“I Mean, I Didn't Really Have a Choice of Anything:” How Incarceration Influences Abortion Decision‐making and Precludes Access in the United States

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Peer-Reviewed Article

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Objective: To understand how the punitive, rights-limiting, and racially stratified environment of incarceration in the United States (US) shapes the abortion desires, access, and pregnancy experiences of pregnant women, transgender men, and gender non-binary individuals.

Methods: From May 2018–November 2020, we conducted semi-structured, qualitative interviews with pregnant women in prisons and jails in an abortion supportive and an abortion restrictive state. Interviews explored whether participants considered abortion for this pregnancy; attempted to obtain an abortion in custody; whether and how incarceration affected their thoughts about pregnancy, birth, parenting, and abortion; and options counseling and prenatal care experiences, or lack thereof, in custody.

Results: The conditions of incarceration deeply shaped our 39 participants' abortion and pregnancy decisions, with some experiencing pregnancy continuation as punishment. Four themes emerged: (1) medical providers' overt obstruction of desired abortions; (2) participants assuming that incarcerated women had no right to abortion; (3) carceral bureaucracy constraining abortion access; and (4) carceral conditions made women wish they had aborted. Themes were similar in supportive and restrictive states.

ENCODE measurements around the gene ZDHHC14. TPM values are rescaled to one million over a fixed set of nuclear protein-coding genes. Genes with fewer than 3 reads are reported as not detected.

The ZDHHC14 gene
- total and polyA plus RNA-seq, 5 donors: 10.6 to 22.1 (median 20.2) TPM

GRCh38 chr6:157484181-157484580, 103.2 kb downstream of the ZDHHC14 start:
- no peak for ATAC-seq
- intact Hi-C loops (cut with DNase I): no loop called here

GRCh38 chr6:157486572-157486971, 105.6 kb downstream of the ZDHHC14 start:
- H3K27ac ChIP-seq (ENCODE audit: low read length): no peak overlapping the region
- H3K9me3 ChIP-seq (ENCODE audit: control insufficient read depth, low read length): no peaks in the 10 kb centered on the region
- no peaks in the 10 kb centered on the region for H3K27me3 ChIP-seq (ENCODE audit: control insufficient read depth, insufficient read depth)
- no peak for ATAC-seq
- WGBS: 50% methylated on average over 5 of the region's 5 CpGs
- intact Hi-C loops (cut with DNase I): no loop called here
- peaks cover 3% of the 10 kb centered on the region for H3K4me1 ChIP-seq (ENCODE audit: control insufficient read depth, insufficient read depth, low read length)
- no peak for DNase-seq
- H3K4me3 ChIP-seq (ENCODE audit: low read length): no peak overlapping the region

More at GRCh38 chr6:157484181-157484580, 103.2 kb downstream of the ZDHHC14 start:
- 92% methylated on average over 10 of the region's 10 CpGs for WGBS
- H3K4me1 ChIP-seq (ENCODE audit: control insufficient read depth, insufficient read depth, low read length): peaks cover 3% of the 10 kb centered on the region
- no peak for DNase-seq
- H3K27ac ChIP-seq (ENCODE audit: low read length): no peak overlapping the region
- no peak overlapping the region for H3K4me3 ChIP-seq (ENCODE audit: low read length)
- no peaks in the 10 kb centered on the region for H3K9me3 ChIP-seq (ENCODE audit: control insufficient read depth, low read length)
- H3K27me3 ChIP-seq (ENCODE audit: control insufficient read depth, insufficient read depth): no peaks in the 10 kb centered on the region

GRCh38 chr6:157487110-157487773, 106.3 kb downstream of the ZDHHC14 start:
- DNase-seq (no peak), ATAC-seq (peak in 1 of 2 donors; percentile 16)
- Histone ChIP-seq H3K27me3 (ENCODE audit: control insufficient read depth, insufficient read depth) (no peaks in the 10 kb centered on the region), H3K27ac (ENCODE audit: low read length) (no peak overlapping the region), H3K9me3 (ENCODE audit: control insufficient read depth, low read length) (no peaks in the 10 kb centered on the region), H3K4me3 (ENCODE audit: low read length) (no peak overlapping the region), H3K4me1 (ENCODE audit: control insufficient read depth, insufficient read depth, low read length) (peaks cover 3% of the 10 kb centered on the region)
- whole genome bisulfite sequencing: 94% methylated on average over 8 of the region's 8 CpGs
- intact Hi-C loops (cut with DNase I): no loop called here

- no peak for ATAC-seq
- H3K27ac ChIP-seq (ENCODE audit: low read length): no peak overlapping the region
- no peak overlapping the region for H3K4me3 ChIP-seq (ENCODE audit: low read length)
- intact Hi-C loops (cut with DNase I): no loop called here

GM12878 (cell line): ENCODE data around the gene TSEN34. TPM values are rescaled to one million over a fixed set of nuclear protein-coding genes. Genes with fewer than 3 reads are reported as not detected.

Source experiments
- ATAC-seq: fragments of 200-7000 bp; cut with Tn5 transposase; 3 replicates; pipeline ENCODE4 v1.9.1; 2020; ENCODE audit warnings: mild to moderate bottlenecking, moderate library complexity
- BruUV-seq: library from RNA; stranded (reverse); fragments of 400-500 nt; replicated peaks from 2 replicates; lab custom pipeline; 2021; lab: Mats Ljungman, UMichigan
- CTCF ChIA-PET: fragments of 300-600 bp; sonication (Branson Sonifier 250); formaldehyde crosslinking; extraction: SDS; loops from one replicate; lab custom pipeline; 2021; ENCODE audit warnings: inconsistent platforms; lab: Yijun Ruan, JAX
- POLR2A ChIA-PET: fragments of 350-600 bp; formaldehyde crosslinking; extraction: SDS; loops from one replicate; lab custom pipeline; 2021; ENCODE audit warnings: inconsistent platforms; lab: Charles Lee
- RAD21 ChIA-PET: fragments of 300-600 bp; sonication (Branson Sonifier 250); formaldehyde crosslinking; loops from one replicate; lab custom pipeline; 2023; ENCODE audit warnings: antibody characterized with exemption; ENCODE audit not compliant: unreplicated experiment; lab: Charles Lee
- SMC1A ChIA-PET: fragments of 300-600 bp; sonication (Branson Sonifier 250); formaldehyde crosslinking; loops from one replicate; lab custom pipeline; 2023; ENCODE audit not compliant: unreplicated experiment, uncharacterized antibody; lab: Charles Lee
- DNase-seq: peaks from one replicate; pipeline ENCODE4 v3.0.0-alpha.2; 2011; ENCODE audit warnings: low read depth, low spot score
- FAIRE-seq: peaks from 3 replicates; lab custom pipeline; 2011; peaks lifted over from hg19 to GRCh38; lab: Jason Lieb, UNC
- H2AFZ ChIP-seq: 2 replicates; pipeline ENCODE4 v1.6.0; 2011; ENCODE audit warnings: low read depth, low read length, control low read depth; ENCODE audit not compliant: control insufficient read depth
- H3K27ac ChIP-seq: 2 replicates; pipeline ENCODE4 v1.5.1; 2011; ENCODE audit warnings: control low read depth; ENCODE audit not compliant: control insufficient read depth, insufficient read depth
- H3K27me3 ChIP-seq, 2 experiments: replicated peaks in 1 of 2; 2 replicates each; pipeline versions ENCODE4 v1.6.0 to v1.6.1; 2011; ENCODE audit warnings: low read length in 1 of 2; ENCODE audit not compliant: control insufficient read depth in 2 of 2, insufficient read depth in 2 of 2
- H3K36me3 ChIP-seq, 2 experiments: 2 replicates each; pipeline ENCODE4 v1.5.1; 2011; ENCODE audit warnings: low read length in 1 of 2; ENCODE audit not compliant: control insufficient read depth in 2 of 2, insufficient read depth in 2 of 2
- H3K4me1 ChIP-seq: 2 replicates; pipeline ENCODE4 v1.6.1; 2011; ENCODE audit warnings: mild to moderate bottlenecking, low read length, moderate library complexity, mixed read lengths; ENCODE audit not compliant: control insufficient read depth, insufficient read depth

Conclusions: Incarceration shaped participants' thoughts about pregnancy and their abilities to access abortion, consider whether abortion was an attainable option, and make pregnancy-related decisions. These subtle carceral control aspects presented more frequent barriers to abortion than overt logistical ones. The carceral environment played a more significant role than the state's overall abortion climate in shaping abortion experiences. Incarceration constrains and devalues reproductive wellbeing in punitive ways that are a microcosm of broader forces of reproductive control in US society.


First published: 02 July 2023.